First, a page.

As I mentioned before, I intend to write some posts on editing techniques in Lightzone. Not really tutorial, more handy hints and things I've picked up along the way. I hope it will be useful to users of other editing tools who may be considering Lightzone.
As a start I thought I'd start with the central tool in Lightzone, the ZoneMapper. I came the the realization that without an introductory post like this, any other post would be excessively long. This is a mixture of an introduction of those new to Lightzone but more specifically a comparison with curves from other tools (I've used Picture Window Pro) about achieving the main results.
getting to grips with the ZoneMapper is IMO essential to getting the most out of Lightzone. It'll also be at the heart of many of my other posts in this series, and I'll refer back to this one when I do.
So to start with basics.
Anatomy of the tool
First to show what the elements are. At the top of Lightzone's tool stack is the sample window. It can show the ZoneFinder, a Colour Mask (more of which below), a histogram or a cursor sampler. Each of the first 3 gives data on what is currently visible in the edit window. The yellow highlight in the ZoneFinder pops up when the cursor is hovered over a zone boundary. This shows the areas in the Zone immediately above the boundary.
It is important to note at this point how the ZoneMapper works at a pixel level. While the ZoneFinder shows whole areas in a given zone, this is a broad average, the ZoneMapper actually affects all pixels at a given pixel value. The extreme would be a series of dark and light stripes. While the ZoneFinder might show a mid-range zone, the actual pixels are a high end and a low end. The ZoneMapper will treat them at the pixel level as high value and low value, not their zone average.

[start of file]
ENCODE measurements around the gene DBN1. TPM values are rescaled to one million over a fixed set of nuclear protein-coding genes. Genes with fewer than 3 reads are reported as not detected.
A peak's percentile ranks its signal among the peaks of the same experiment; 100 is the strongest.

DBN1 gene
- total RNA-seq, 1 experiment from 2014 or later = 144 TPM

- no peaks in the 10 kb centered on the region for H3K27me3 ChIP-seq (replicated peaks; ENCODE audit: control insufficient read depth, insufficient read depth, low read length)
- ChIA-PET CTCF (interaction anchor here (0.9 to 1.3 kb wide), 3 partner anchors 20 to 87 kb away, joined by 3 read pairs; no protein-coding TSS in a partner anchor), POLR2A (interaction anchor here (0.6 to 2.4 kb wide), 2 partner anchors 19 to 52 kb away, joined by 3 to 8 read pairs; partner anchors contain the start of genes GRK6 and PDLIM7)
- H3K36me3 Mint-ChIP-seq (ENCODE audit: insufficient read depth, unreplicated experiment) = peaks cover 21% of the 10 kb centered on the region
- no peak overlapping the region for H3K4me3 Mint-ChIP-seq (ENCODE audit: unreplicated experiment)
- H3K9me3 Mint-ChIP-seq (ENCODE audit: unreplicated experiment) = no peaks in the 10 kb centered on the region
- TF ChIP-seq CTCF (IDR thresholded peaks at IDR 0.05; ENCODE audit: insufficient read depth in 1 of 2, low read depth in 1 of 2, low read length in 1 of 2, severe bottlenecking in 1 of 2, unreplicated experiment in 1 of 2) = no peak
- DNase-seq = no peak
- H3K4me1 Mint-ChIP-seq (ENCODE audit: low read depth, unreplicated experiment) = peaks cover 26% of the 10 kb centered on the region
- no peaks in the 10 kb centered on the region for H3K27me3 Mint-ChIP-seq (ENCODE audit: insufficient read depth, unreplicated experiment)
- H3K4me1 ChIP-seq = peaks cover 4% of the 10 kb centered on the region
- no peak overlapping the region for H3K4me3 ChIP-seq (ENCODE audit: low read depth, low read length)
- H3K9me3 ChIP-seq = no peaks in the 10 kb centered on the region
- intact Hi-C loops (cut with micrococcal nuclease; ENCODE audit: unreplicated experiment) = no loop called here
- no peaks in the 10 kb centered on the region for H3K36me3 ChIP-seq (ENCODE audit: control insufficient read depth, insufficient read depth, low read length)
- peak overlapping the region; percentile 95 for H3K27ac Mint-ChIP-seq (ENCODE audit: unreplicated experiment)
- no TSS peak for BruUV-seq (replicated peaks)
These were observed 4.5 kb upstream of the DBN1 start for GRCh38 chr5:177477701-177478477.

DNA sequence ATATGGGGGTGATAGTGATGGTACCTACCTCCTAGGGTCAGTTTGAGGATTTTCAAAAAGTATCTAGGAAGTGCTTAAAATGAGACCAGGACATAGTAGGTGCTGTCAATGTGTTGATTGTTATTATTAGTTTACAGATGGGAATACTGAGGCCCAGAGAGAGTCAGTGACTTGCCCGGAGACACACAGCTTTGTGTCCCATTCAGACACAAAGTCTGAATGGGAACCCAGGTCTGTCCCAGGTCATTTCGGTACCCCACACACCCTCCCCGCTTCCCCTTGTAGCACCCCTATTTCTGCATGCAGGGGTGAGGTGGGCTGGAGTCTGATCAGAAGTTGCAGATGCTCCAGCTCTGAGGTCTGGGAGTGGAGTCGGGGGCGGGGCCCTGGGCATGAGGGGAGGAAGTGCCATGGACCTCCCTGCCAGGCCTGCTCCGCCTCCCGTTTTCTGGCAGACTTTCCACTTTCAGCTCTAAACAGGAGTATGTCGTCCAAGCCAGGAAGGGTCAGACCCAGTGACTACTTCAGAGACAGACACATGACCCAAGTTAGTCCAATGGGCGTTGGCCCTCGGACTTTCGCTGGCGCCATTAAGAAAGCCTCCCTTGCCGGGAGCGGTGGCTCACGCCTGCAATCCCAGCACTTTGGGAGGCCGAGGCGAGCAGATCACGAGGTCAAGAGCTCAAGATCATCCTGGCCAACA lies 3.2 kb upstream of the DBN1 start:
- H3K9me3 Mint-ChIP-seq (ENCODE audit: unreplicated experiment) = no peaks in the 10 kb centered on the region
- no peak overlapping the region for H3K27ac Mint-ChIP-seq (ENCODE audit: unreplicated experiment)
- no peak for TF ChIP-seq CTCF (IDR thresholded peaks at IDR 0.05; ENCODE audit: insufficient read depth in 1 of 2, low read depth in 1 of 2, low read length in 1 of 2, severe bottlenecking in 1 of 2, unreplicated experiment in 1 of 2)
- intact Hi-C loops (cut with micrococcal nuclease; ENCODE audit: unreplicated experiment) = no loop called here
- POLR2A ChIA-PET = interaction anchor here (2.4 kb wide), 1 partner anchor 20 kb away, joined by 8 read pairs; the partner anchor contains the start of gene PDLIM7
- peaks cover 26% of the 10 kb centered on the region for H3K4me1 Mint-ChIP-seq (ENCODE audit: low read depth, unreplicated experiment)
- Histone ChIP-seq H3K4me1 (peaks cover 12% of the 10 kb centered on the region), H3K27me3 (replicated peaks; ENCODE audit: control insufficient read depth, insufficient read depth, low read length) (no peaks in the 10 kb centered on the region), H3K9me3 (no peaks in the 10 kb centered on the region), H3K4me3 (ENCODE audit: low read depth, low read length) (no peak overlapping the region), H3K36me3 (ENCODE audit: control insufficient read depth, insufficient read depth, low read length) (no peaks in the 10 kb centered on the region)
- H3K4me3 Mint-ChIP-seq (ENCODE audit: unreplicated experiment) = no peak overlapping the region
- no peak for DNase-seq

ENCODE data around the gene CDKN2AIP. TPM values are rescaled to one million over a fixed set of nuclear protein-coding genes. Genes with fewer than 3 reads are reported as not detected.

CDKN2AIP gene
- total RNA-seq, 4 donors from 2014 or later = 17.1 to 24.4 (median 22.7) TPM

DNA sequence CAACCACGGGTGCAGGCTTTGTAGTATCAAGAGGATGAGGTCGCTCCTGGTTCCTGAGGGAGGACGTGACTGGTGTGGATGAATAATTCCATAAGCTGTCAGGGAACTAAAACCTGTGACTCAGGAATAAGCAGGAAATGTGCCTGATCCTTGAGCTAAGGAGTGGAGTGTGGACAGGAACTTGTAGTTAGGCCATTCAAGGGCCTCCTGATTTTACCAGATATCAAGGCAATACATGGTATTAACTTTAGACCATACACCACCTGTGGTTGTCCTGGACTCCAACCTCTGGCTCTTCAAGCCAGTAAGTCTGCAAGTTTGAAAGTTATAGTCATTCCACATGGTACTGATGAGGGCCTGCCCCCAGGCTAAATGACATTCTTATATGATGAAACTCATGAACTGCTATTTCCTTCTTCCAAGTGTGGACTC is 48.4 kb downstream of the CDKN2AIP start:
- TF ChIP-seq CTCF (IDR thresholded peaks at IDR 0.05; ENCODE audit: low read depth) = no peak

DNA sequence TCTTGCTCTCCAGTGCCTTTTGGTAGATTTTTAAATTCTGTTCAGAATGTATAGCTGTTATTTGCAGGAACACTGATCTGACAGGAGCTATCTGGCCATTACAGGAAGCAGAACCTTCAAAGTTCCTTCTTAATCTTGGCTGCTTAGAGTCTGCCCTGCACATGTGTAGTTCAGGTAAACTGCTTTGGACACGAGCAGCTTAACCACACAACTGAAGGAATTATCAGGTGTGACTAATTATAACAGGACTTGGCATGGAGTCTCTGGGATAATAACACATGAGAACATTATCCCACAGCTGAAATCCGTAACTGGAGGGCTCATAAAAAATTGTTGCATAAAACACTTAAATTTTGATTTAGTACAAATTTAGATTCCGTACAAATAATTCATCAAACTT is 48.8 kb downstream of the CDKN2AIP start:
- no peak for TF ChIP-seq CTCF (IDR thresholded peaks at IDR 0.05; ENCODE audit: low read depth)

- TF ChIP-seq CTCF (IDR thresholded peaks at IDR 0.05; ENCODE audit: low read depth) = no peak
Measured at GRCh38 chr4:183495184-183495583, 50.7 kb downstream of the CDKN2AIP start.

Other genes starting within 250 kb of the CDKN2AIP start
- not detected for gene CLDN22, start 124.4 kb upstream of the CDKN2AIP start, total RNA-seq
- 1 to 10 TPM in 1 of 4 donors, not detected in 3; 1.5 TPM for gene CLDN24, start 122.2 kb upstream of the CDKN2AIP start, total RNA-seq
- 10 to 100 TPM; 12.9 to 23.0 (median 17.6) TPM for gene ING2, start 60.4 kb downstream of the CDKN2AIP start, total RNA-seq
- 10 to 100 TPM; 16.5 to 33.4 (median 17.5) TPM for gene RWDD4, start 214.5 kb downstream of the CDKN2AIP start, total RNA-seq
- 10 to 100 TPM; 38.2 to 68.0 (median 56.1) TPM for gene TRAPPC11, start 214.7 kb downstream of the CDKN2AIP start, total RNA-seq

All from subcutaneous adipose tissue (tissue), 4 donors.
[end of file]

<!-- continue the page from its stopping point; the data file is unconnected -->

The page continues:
Below the main zone selector are 2 tabs, one for the normal blending options, the other for colour masking (see below).
Moving a zone all the way to the top is the same a curve locked to the top edge or input values in a levels tool.
The white point
Darkening: Downward movements
The opposite of brightening: take a zone marker and move it down. Equivalent to curves below the central line.
Taking a zone marker all the way to the bottom is equivalent to locking a curve to the bottom edge or lower input value in levels.
The black point
As with white point, the black point can be adjusted by moving the bottom zone marker up: left edge in curves or lower output value in levels.
Moving them together reduces contrast.
The big difference is that in ZoneMapper it is not possible to do whacky things like this:
because the zone markers can never be overlapped.
One thing that s particularly good about the ZoneMapper is the ability to lock a zone boundary and only make adjustments on one side or the other (or both, independent of one another). Doing similar in curves takes a lot of adjustment points.
Colour masking (for version 3.x)
In the current versions of Lightzone there also exists the ability to mask each tool by colour/luminosity range. This is useful if e.g. you only want to do mid-tone adjustments with control on the definition of mid-tone. The 4 little arrows at the bottom show this in action. From the left the arrows are: dark feather limit, dark feather start, light feather start, light feather limit. Here I've shown the Colour Mask window which shows the mask in effect for the current tool. The 3 little RGB dots show there is a colour mask in effect for that tool (normally they're orange).
A quick note on RGB versus Luminosity
There are 2 ways to employ the ZoneMapper - luminosity only or on RGB. The first is the normal way to use it, keeping RGB relations in tack. The RGB performs the adjustments on each channel separately. I can't remember ever needing RGB setting.
So there it is, I hope that proves useful.